I’m a film buff, something that’s been with me since childhood. In addition to the usual Disney fare growing up (I saw Mary Poppins on original release), my parents also indulged in some choices that some might mark down as questionable parenting. As an adult, I wonder at it from time to time, but it means that I have vivid memories of a monolith on the moon and T.E. Lawrence watching Sherif Ali coming across the empty sands. I saw Paul Newman and Robert Redford pull a con, and, as revivals houses and classic film festival become fashionable, Joan Crawford as Sadie Thompson and Gloria Swanson both as Norma Desmond and the Queen of Silent Cinema she once was. Our local PBS station ran a mix of silent and foreign films on Fridays and Saturdays, so you could often find me in front of the television feasting in Lillian and Dorothy Gish in Orphans of the Storm — or watching Toshiro Mifune taking on a group of bandits threatening a town in Seven Samurai. Now, with channels such as TCM, services like Netflix and a host of films available for instant download from iTunes or Amazon or on DVD or BluRay, it’s much easier to find old and obscure films rather than feeling at times like Indiana Jones as I sought them out.

But while I love films, it really is the moments I remember. The Monolith, Lawrence’s burning sands, the looks between Captain Renault proclaiming he is “shocked” to discover there is gambling going on — just before the croupier hands him his winnings. I can even tell you what my favorite 10 seconds of film of all times is: Gene Kelly with an umbrella, spinning around a rain-swept street. For me, it is pure joy captured on film and makes my heart swell when I see it. Back in 1994, AFI created a short piece entitled “100 Years at the Movies.” It runs from time to time on TCM, but it’s also on YouTube and I’ve embedded it here. Watch it and notice where just a brief clip can give you an immediate emotional response.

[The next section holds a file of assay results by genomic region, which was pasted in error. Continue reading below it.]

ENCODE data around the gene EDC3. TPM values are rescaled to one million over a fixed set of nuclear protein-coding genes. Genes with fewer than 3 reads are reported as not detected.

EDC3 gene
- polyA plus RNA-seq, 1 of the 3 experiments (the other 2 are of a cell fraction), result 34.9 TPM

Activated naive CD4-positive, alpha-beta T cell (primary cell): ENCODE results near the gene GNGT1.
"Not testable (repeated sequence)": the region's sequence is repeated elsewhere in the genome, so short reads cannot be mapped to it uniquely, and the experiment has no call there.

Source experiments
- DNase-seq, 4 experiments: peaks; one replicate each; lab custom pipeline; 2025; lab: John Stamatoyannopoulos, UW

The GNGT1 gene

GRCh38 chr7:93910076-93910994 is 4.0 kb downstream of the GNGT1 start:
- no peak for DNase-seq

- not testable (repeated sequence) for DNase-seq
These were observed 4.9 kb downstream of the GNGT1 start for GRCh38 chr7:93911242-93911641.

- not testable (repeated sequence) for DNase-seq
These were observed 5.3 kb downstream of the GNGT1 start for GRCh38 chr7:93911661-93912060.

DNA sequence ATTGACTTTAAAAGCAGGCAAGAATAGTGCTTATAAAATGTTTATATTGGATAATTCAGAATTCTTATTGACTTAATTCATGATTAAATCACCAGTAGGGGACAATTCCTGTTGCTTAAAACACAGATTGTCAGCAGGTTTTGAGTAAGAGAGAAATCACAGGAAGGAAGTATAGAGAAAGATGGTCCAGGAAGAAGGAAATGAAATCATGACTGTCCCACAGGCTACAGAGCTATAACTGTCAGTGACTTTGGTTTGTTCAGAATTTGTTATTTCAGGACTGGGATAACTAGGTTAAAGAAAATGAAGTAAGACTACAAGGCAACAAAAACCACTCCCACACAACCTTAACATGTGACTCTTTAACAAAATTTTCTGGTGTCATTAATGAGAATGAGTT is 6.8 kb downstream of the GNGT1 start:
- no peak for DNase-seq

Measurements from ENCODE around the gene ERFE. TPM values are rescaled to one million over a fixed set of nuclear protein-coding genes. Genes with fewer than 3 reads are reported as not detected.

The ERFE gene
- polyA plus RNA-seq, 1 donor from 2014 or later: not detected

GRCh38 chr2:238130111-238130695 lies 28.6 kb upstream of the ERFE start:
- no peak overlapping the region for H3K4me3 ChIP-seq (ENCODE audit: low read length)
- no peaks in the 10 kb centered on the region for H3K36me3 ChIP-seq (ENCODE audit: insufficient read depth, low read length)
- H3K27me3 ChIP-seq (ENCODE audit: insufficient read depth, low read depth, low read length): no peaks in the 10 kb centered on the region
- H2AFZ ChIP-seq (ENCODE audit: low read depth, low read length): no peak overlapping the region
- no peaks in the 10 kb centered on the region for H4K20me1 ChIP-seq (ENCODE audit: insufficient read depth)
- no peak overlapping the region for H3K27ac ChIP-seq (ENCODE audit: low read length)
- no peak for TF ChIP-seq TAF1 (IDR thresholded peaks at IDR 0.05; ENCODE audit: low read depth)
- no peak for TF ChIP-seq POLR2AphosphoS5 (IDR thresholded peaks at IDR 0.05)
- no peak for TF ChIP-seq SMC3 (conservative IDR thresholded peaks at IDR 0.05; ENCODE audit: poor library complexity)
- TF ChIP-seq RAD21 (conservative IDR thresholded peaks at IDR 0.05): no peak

As writers, what we capture on the page are moments, both good and bad. Our stories are scenes designed to provoke emotion in our readers. You can tell when you’ve connected because a reader will tell you what moments stood out for them. We strive for that, which is one reason NaNoWriMo is an excellent cauldron for a first draft. We are writing fast and furiously, not stopping to let our inner censors tell us to pull back, not be quite so aggressive on the page. Those are battles to fight when you revise, but once you get that emotion on the page, you’ll find it easier to keep it there. Never fear going too far in a first draft.

Here in the US, today is Thanksgiving, one of those days that often makes moments we remember for the rest of our lives. For those of you with families, enjoy the warmth, mine any drama for inspiration, and, if necessary, you can try using the excuse, “I have to write my words!” if it all becomes too much. (You have no idea how many times I’ve done that.)